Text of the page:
On November 6, 1999, at 1140 Eastern Standard Time, a homebuilt Exec 162F, N14JJ, was substantially damaged while attempting to hover at Pottstown Limerick Airport (PTW), Pottstown, Pennsylvania. The student pilot and his passenger received minor injuries. Visual meteorological conditions prevailed at the time of the accident. No flight plan was filed for the personal flight, which was conducted under 14 CFR Part 91. Use your browsers 'back' function to return to synopsisReturn to Query Page
According to a Federal Aviation Administration (FAA) Inspector, the student pilot stated that he was conducting an air taxi, with his son onboard. He taxied about 1/4 mile, then turned the helicopter around to return to the point of departure. The helicopter hovered briefly in position, then was hit with a gust of wind. The helicopter "oscillated," and one of the rotor blades struck the ground.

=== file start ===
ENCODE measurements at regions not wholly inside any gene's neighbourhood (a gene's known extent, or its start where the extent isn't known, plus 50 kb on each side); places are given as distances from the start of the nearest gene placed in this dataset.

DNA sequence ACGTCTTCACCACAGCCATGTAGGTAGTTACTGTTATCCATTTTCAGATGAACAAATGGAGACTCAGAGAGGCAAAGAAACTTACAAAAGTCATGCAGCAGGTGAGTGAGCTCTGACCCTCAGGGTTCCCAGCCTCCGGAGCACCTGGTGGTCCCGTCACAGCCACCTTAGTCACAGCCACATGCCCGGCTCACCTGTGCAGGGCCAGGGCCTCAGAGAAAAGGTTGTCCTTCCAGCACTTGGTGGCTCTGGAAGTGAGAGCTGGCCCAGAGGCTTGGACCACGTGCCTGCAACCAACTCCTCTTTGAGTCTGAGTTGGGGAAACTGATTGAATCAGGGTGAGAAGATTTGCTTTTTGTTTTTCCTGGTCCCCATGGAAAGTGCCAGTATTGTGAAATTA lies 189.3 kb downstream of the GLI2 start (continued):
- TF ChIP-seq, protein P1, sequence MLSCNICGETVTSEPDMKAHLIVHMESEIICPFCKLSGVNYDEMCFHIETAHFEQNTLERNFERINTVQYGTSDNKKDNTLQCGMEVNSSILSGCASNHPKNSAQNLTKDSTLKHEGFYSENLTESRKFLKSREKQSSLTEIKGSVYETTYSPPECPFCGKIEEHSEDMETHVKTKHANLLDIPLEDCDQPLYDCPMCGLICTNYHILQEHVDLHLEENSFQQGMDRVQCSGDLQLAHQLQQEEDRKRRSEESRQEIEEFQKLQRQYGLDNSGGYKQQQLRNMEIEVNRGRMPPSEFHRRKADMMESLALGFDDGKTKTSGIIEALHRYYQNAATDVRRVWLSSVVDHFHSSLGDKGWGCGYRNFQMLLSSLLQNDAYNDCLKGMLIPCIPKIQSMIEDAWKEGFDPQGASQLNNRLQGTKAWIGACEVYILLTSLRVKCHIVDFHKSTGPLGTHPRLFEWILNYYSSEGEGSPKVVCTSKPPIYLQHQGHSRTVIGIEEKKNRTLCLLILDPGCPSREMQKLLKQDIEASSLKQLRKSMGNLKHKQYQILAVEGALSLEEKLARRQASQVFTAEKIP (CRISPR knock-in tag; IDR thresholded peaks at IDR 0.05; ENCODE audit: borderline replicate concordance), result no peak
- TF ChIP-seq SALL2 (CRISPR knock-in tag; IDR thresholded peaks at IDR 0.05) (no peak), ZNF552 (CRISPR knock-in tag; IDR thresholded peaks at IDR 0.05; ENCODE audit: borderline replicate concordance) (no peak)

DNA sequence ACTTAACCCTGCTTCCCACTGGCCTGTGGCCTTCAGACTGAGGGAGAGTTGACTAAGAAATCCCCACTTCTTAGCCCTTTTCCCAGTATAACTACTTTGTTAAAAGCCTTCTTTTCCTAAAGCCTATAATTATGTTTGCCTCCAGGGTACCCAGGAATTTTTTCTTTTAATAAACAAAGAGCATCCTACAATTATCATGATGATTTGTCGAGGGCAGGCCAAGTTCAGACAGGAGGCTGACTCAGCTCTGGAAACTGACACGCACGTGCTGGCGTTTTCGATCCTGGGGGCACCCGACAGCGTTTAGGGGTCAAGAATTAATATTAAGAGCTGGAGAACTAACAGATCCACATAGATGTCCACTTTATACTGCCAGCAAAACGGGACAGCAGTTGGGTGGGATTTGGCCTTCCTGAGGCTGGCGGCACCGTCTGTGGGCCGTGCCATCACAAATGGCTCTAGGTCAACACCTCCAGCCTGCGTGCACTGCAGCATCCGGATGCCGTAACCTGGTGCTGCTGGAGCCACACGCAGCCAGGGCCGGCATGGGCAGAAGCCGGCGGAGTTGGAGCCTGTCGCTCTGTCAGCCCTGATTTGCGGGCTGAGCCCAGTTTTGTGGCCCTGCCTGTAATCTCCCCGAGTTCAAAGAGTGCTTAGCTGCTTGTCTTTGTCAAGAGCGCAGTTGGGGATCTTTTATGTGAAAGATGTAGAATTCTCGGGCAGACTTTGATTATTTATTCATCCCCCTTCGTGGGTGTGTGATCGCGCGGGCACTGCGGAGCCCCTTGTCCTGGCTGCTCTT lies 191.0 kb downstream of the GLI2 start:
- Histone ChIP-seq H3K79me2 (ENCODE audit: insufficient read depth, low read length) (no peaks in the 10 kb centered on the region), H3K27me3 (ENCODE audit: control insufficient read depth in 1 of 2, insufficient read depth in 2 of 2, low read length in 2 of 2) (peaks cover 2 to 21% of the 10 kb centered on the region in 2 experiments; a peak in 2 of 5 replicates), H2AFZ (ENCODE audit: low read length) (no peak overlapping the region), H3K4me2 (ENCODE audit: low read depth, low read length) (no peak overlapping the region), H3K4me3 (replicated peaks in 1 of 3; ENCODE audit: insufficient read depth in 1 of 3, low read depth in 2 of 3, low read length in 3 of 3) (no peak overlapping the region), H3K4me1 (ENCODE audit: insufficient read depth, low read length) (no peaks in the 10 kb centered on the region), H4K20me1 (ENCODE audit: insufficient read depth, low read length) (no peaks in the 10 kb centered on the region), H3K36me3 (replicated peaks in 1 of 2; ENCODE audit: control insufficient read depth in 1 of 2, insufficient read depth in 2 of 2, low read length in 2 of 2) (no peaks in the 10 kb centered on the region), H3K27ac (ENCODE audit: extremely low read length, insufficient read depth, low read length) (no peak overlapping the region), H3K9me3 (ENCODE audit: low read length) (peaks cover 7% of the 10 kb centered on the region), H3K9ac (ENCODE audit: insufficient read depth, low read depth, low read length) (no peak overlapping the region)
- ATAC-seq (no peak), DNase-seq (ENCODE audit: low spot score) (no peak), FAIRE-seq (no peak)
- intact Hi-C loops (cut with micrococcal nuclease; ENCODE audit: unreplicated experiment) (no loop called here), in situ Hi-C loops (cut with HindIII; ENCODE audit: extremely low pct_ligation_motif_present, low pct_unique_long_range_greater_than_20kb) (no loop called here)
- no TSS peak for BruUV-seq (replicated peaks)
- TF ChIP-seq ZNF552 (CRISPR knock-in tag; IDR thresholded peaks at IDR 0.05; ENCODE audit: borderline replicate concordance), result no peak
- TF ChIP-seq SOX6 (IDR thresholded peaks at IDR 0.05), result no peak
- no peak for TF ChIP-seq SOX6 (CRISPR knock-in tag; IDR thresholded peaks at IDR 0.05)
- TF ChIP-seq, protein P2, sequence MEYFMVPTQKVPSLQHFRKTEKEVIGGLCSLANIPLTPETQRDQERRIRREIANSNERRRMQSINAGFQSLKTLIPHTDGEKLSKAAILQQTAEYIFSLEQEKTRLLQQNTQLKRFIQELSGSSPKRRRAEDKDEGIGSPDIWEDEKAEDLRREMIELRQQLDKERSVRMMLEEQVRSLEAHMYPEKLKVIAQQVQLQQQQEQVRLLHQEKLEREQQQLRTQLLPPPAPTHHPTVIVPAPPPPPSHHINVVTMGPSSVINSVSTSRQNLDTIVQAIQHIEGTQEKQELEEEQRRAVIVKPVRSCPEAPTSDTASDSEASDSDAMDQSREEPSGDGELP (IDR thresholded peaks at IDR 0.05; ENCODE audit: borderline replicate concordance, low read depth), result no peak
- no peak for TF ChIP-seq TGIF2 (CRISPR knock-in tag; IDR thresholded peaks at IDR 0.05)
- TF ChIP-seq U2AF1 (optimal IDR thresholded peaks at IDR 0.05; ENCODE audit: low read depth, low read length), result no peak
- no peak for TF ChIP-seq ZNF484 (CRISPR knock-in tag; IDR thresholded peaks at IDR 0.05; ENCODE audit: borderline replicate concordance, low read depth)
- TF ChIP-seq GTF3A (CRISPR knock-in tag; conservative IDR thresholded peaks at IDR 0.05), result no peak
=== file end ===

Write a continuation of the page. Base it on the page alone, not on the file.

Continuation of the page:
A witness stated that he saw the helicopter as it began rocking, "like a boat in rough water." Then, it "suddenly crashed, throwing debris into the air."
The helicopter did not have an airworthiness certificate, and the student pilot had not obtained operating limitations for it.
The student pilot did not respond to requests for information, as required to be provided to the Safety Board by 49 CFR Part 830.
At the time of the accident, it was estimated that the student pilot had about 11 hours of total flight time. The student pilot's last known flight was on February 19, 1999. On that date, he received an instructor's endorsement for solo flight, which was valid for 90 days. The endorsement stated, in part, that the student pilot was competent for solo hover in winds not greater than 5 mph.
Weather, recorded at the airport 14 minutes after the accident, included winds from 270 degrees true, at 12, gusting to 17 knots.
According to 14 CFR Part 61, paragraph 61.89(a): "A student pilot may not act as pilot in command of an aircraft...that is carrying a passenger."